ski touring with yuki and neva

yuki’s way of telling me she’s cold (she warmed up when we skied down)



When I’m not skiing or working, I’m slowly chipping away at the long term task of tidying up the house. This activity wasn’t inspired by Marie Kondo – I have neither read her book nor watched her show. I simply like things to be organized. That included baking pies to finish off a few leftover fillings from the depths of the chest freezer: Palisade peach and sour cherry, and a handful of tired apples from the refrigerator.

pre-baked apple huckleberry pie (6-inch)

baked and stained with huckleberry juice



A reader recently emailed asking for recommendations and mentioned that they couldn’t wait to see what Chinese New Year recipe I would blog this year. Um, I hadn’t planned to share one and suddenly I wondered if I should try to shoot a recipe in time for the New Year (February 5th). But I only wondered for a second because the realist in me dope slapped myself and said, “You don’t have time to be shooting a recipe for free when you have a client shoot that pays ACTUAL MONEY.” So no, there is no Chinese New Year recipe. I’m not sure today’s recipe even counts as Chinese.

You can find Dynamo Shrimp on the appetizer menu at Lil’s in Crested Butte. It’s delicious and we’ve ordered it several times over the years. My friend replicated the recipe and shared it with me last year. When I began researching the recipe, I discovered that it is a variation of Dynamite Shrimp from PF Chang’s – a restaurant I’ve only set foot in once, by accident. It seems more Americanized Japanese than Americanized Chinese. It’s Asian-y.


shrimp, cornstarch, potato starch, panko crumbs, salt, pepper, eggs

the sauce: soy sauce, sweet chili sauce, sriracha, mayonnaise, lime, garlic, green onions, sesame seeds (these are white seeds, but i used black sesame in the photos)



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mushroom madness

Thursday, October 11th, 2018

Recipe: shroomaki (japanese mushroom roll)

Our cooler weather turned to unsettled weather which turned to glorious cold and snowy weather this past week. While the snow will move on after Sunday and give way to sunshine for a week or more, I’m pretty spanking happy about getting this early dose of winter right now. I baked breads, we got Yuki out for her first romp in the snow, we are running the heat, and ALL of the warm blankies are out for people and canines alike. The transition is always a touch startling as we adjust our internal thermostat to sub-freezing temperatures outside, but we find exercising outside in the cold is the best and most fun way to get your body geared up for winter!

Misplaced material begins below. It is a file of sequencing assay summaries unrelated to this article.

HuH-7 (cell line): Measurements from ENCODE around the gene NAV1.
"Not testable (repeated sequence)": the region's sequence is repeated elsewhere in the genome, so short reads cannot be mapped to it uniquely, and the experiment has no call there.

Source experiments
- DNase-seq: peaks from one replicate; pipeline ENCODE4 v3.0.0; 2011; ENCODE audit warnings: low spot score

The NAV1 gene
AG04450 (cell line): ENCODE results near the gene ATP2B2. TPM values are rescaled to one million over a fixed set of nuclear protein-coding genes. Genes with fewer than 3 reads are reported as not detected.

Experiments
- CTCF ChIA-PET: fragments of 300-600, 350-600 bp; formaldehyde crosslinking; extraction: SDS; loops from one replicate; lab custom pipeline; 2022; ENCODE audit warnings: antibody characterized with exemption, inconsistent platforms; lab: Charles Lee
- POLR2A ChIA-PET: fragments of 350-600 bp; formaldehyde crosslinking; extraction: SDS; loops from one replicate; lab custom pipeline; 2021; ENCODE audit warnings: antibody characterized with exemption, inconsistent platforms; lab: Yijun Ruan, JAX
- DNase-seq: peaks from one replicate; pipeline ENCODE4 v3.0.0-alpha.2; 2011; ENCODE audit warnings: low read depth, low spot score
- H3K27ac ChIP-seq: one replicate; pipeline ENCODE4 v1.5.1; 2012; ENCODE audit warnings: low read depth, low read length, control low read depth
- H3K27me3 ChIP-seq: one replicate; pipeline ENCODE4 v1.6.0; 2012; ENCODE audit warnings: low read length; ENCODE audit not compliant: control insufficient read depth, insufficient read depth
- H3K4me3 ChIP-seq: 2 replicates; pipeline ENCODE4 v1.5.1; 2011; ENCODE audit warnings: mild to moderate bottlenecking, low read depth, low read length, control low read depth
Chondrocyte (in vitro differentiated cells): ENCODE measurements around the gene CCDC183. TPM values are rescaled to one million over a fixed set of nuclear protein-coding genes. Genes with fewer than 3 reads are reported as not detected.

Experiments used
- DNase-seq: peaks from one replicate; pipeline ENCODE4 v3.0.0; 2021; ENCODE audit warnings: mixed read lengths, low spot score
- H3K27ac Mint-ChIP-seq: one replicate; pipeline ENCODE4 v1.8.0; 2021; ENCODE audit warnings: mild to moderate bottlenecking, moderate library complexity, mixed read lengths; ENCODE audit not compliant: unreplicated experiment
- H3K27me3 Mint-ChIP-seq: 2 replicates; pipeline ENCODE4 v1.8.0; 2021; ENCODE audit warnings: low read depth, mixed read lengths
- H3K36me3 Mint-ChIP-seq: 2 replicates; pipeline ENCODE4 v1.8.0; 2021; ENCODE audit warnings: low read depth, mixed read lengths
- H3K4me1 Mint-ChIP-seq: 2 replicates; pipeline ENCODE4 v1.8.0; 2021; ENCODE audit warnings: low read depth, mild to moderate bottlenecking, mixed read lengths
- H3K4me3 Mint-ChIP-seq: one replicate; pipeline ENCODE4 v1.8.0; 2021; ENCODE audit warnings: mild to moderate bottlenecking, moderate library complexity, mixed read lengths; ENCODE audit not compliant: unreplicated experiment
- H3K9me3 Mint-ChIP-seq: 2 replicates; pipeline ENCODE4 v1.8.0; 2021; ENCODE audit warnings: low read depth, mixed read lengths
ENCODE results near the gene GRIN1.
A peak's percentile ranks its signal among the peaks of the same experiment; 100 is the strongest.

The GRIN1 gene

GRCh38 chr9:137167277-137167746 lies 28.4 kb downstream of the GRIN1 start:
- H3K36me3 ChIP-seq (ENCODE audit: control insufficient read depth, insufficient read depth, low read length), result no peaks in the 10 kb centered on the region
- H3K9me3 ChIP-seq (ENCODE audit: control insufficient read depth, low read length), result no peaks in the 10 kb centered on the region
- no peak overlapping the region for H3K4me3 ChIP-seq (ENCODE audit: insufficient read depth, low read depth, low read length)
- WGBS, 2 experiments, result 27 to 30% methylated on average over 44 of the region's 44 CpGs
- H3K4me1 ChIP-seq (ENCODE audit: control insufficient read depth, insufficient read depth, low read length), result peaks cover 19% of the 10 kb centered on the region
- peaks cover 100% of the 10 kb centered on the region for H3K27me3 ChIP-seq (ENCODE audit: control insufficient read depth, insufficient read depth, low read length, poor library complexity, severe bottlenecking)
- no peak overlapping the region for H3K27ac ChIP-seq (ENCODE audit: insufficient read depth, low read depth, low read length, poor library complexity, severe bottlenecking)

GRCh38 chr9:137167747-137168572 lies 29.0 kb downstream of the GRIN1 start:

first came the rains and the sunrise rainbows

dusting off my sourdough starter and baking some bread

and cranberry walnut sourdough bâtards

my all-weather pups in the high country

my beloved pack

officemates chilling out while i work



The kitchen has seen more use in the past couple of weeks than it did most of the summer. So far I’ve made chili, posole, pasta bakes, several batches of cookies, breads, and plenty of sushi. The wonderful nature of sushi is that it’s a no-brainer meal for summer, but it is also perfect for cold weather with its accompanying tempura and miso soup and agedashi tofu and warm seasoned sushi rice. As I rummaged through my chest freezer recently, I grabbed a bag of frozen sliced matsutake and decided to season them Japanese-style. And then a vision of mushroom sushi goodness came to me. I knew what I had to do. If you aren’t a mushroom lover, you must now look away and return for the next post. If you even remotely like mushrooms, this roll is for you.

3 kinds of mushrooms: shiitake (left), beech (top), and matsutake (right)



A dedicated mushroom sushi roll sounded like a great idea. Each type of mushroom is prepared a different way. I decided on matsutake mushrooms simmered in a soy sauce base, shiitake mushrooms simply sautéed, and tempura-fried beech mushrooms. What’s great about mushrooms is that you can substitute other varieties if you don’t have, let’s say, matsutake on hand. Shiitake would be great in place of matsutake and you could sauté oyster mushrooms instead of shiitake, and tempura fry enoki or maitake in place of beech. Flexibility is good. Options are good. I will say, if you CAN use matsutake, please do. They have this certain special cinnamon-pine spiciness that is so complementary with the soy sauce, mirin, and sugar. It’s magical. And if you are looking to make this gluten-free, replace the soy sauce with tamari.

water, mirin, hondashi granules, sugar, soy sauce, sliced matsutake

put everything in a small saucepan

bring to a boil, then simmer until liquid is gone

super flavorful mushroom slices